The New Jewel in Greenwich’s Crown
By Anne W. Semmes
Splash news! The Greenwich Pool, the town’s 21st-century redo of an outdoor recreational pool, will soon be glittering in the summer sunshine, in Byram Park, in its spectacular setting overlooking Long Island Sound.
With a June 1 expected opening date, the Greenwich Pool is destined to be a favorite summer gathering place for residents looking for that outdoor pool life, where they can swim, for health or pure pleasure, and where they can see their kids learn to swim, then swim with them.
“You’ll be able to look out over the Sound while swimming in the pool; it’s a spectacular view,” says Joe Siciliano, Director of the Department of Parks and Recreation.
Siciliano describes the pool as state of the art, with its zero depth, walk-in access and six 25-meter lap lanes. The pool comes with a kiddie pool and magical splash pad set dramatically alongside a granite rise, where blocks of Byram Blue Point Granite were once quarried for the Statue of Liberty and Brooklyn Bridge.
The pool replaces a small but much loved residential pool acquired by the town, in 1975, from the estate of William Rosenwald of the Sears & Roebuck founder family. “We’ve gone from a pool with a capacity of 40 to 300,” says Siciliano, and, he notes, it’s not heated. “We’ll rely on Mother Nature.”
Siciliano credits the public-private partnership between the town and the Junior League of Greenwich for the Greenwich Pool, with its Pool Pavilion housing changing rooms, lifeguard station, café, and terrace overlooking the adjoining beach and Long Island Sound. “The League has pledged $2.5 million for the pool, and they have been really active fundraising, and are well on their way,” he says.
First Selectman Peter Tesei cites such a private-public partnership as a “hallmark” of his administration. “These projects allow both large-scale and smaller scale projects to become reality,” he says. “They benefit the entire town and its residents, without the financial burden associated with the town paying for entire projects.” With the town having appropriated $9.5 million for the rejuvenation of Byram Park including the Greenwich Pool complex, Tesei believes, “This pool facility can only make the town, especially the Byram neighborhood, more attractive to people and families looking to move to Greenwich.”
For years, the 30-acre Byram Park, the town’s second oldest park after Bruce Park, established in 1919, has been one of Greenwich’s best kept secrets. But not to those generations of family picnickers enjoying the best sunsets in town, the town’s only night-lit baseball field, and the expansive new Anne Kristoff Memorial Playground. Then there’s that fishing life that takes place out of the boat-studded marina, with Byram Shore Boat Club members eyeing the fishermen’s catch from the deck of their clubhouse.
The opportunity to build on that community life attracted the Junior League of Greenwich, says Debra McLaughlin, League president. She identifies the Greenwich Pool project as one of the League’s “largest capital improvement projects proudly undertaken.” She says, “We believe in the importance of a true community pool and in the value of collaboration.” But that collaboration took a while to build.
“What people don’t appreciate or understand is how long projects of this nature require to come to fruition,” says Sue Bodson, who chaired the League’s 2011-2012 Pool Committee. “It requires a solid dedicated group of advocates – Greenwich residents – to shepherd the project through,” she adds. One such advocate is former Selectman Lin Lavery, who first campaigned for the idea of the Greenwich Pool the year she was elected in 2007.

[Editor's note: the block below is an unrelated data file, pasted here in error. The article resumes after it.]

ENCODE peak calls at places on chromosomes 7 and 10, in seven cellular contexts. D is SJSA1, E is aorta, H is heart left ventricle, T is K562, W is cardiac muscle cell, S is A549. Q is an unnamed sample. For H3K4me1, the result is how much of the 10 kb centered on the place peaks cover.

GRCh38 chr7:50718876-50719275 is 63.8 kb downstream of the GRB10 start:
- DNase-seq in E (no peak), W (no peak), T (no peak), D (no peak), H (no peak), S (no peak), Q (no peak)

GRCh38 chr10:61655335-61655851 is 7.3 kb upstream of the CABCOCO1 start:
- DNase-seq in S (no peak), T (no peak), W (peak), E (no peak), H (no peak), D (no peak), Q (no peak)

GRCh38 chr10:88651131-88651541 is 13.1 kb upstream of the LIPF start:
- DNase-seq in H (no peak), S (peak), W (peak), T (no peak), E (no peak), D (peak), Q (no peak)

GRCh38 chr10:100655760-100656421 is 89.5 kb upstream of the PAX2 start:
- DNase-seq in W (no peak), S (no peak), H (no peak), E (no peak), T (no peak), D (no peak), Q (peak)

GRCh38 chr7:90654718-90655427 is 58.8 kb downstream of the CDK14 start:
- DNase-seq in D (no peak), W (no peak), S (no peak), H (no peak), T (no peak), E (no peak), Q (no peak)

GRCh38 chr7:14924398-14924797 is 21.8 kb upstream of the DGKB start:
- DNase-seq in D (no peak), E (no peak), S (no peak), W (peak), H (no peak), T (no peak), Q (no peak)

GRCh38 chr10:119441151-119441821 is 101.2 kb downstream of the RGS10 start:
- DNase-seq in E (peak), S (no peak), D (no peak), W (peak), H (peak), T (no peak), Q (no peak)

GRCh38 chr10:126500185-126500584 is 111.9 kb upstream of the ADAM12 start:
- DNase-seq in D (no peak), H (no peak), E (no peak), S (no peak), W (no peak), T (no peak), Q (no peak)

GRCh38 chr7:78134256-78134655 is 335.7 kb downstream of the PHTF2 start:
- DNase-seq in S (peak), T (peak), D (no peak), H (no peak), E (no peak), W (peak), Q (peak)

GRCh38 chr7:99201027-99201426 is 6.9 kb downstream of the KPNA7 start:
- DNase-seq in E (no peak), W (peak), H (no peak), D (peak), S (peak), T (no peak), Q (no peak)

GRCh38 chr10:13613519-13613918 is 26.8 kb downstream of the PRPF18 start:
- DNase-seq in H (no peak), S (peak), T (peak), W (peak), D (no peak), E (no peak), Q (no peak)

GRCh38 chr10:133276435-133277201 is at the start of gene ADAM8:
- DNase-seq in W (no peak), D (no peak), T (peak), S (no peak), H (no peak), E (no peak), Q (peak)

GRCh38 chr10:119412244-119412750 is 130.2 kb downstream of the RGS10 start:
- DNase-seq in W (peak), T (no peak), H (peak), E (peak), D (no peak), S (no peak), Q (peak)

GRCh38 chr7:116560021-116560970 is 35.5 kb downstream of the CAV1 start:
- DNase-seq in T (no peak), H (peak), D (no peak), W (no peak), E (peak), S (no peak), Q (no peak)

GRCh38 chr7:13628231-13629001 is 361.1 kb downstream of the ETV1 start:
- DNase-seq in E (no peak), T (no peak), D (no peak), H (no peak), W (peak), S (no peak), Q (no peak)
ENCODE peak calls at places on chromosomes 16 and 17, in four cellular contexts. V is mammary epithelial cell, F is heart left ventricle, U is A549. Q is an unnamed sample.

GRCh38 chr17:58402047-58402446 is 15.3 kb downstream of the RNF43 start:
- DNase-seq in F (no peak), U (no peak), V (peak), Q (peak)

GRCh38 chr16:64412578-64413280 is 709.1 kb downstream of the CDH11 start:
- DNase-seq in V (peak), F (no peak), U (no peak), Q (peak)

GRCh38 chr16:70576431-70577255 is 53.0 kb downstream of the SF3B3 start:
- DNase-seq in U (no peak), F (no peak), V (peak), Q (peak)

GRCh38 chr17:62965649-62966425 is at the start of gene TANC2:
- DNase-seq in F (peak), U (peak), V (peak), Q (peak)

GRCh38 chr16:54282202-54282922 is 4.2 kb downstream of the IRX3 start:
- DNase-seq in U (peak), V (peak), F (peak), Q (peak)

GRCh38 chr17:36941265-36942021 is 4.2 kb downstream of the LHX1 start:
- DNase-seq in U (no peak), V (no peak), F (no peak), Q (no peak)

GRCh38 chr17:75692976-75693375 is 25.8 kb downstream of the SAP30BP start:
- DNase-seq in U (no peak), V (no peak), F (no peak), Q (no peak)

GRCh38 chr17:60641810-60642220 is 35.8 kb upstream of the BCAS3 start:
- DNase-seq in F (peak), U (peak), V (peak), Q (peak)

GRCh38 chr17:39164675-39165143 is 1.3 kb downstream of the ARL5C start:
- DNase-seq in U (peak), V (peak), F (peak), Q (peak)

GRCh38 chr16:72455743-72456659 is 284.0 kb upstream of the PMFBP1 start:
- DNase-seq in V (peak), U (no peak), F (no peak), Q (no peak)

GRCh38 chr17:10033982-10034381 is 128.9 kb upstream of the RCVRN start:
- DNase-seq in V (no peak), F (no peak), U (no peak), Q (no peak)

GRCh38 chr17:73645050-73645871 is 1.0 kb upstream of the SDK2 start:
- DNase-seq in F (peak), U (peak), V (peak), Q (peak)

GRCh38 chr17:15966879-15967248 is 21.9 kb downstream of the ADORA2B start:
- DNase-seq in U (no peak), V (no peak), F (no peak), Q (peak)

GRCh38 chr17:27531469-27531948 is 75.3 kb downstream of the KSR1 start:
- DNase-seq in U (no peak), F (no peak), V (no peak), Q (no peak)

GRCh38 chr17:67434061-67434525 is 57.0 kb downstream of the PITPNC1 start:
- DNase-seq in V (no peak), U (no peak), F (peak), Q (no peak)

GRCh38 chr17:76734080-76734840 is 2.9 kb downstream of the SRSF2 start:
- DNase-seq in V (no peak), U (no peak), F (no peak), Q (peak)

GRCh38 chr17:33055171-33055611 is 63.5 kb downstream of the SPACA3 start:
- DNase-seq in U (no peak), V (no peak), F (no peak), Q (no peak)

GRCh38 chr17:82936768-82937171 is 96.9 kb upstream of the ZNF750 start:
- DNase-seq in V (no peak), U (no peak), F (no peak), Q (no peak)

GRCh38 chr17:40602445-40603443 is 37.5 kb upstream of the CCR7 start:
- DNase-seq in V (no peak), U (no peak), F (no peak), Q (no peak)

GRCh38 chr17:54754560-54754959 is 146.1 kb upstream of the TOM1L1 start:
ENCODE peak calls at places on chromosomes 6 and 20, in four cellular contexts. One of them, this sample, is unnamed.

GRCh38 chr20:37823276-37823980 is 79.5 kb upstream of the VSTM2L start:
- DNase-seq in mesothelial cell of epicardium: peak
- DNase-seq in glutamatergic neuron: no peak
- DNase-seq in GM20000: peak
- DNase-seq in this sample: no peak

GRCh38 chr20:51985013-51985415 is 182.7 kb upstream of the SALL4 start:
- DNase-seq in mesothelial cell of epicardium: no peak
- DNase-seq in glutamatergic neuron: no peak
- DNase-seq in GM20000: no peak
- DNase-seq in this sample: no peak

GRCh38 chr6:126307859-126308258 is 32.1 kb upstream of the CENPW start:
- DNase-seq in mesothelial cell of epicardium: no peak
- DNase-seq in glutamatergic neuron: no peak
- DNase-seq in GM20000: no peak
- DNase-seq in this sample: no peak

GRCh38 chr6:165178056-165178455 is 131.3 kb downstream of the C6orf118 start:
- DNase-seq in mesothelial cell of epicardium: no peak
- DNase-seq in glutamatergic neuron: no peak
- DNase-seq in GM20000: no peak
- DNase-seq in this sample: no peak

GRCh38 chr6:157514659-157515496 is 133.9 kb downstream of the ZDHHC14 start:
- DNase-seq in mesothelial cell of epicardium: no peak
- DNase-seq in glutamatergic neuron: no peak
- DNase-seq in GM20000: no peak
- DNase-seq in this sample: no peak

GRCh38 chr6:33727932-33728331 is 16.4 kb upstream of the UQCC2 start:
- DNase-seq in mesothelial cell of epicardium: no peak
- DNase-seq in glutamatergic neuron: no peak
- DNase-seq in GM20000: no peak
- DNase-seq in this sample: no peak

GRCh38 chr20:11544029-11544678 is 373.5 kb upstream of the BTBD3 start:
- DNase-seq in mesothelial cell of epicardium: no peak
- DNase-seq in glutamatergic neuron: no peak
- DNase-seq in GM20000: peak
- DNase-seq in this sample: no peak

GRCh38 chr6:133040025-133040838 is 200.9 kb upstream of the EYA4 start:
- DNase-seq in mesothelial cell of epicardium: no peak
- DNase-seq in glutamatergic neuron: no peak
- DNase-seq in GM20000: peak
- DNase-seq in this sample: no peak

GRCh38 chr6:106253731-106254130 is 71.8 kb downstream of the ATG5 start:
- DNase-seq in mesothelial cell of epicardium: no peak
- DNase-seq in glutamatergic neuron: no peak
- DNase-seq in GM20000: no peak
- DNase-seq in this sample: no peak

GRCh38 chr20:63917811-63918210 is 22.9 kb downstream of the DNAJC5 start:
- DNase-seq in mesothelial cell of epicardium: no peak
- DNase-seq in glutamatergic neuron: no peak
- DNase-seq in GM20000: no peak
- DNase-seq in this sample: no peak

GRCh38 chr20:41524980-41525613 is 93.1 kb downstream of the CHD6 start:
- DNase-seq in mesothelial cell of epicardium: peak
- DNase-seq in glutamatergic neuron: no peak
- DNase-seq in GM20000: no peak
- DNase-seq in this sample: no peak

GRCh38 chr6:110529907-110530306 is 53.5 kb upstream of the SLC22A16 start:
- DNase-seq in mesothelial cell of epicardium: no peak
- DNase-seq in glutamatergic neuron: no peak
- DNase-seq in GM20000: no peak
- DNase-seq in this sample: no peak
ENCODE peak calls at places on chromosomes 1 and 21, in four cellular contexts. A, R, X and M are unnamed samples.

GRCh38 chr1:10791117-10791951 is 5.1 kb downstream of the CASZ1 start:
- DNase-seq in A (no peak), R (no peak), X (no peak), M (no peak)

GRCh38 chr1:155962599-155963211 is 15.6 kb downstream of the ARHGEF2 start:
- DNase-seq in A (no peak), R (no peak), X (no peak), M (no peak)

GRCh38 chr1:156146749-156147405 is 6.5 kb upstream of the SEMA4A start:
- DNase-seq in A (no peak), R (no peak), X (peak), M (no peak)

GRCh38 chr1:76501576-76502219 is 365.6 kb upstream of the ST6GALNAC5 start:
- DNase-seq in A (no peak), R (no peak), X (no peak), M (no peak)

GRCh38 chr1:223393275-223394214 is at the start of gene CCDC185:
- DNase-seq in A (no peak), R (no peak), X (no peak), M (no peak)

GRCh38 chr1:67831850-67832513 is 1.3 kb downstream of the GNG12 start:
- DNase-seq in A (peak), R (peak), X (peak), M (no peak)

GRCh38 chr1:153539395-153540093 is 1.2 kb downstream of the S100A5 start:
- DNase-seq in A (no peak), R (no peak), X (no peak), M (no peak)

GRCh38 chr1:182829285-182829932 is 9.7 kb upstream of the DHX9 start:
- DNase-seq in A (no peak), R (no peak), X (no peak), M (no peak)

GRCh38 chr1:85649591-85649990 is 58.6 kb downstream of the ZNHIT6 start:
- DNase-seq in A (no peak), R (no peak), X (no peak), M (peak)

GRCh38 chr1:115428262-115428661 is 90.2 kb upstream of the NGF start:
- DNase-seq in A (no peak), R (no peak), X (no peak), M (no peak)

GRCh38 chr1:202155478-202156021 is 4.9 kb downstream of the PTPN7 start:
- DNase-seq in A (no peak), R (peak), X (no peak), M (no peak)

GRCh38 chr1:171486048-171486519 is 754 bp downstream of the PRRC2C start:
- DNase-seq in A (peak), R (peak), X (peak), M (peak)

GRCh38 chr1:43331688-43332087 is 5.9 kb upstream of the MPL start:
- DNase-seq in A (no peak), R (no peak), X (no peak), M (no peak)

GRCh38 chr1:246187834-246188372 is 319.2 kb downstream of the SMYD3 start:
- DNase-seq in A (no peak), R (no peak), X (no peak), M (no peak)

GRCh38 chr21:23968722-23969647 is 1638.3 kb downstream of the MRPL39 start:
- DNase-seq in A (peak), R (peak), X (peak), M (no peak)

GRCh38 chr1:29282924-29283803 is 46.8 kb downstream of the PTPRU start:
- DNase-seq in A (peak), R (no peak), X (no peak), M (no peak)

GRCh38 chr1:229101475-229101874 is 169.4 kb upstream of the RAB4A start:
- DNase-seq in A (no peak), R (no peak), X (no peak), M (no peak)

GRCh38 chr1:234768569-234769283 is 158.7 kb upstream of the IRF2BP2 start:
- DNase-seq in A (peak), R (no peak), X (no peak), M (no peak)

Lavery would invite René Jameson, a young swimmer, then age 10, to share her passion for swimming and desire for a bigger pool at a public hearing before the town’s Capital Improvement Projects Committee in 2010. Jameson had seen that first Conte & Conte Master Plan drawn up pro bono in 2013 and figured she’d not likely swim in it until she was in college. Now she’s excited to see what will soon be on offer. “You can hang out with friends or learn to swim,” she says.
“This Greenwich Pool is a game changer for the western end of Greenwich,” says Lavery. “It’s for everyone. It’s about young people having healthy places to gather. It’s about developing community. It’s a safety issue. We should have an outdoor community pool where kids learn to swim. It’s a responsibility as a government – as first is the safety of our citizens.”
“This project would not have been possible without the assurance of community support,” says Carisa Sykes, co-chair with Debby Lash of the Junior League’s Greenwich Pool in Byram Park Capital Campaign. They report having received early on “hundreds of letters of support for the new pool and park revitalization.”
“The Junior League provided assurance with its commitment to raise $2.5 million through a capital campaign and a lead gift of $250,000,” says Sykes. “If you love Greenwich, we hope you’ll join us by supporting the Capital Campaign. When you give to the Greenwich Pool in our Byram Park Capital Campaign you are making an investment in our town that will have a lasting legacy, enjoyed by residents each summer for many years to come.”
To make a gift to the Greenwich Pool go to www.jlgreenwich.org/greenwich-pool-and-byram-park/. “Donor recognition opportunities range from personalized bricks to naming the entire facility,” says Lash. A Crowdfunding Campaign, kicked off on February 22, is now raising $100,000 for the Splash Pad, with six local business sponsors: Conte & Conte Landscape Architects, McArdle’s Florists, Miller Motorcars, Moffly Media, Splash Car Wash, and Wernert Construction.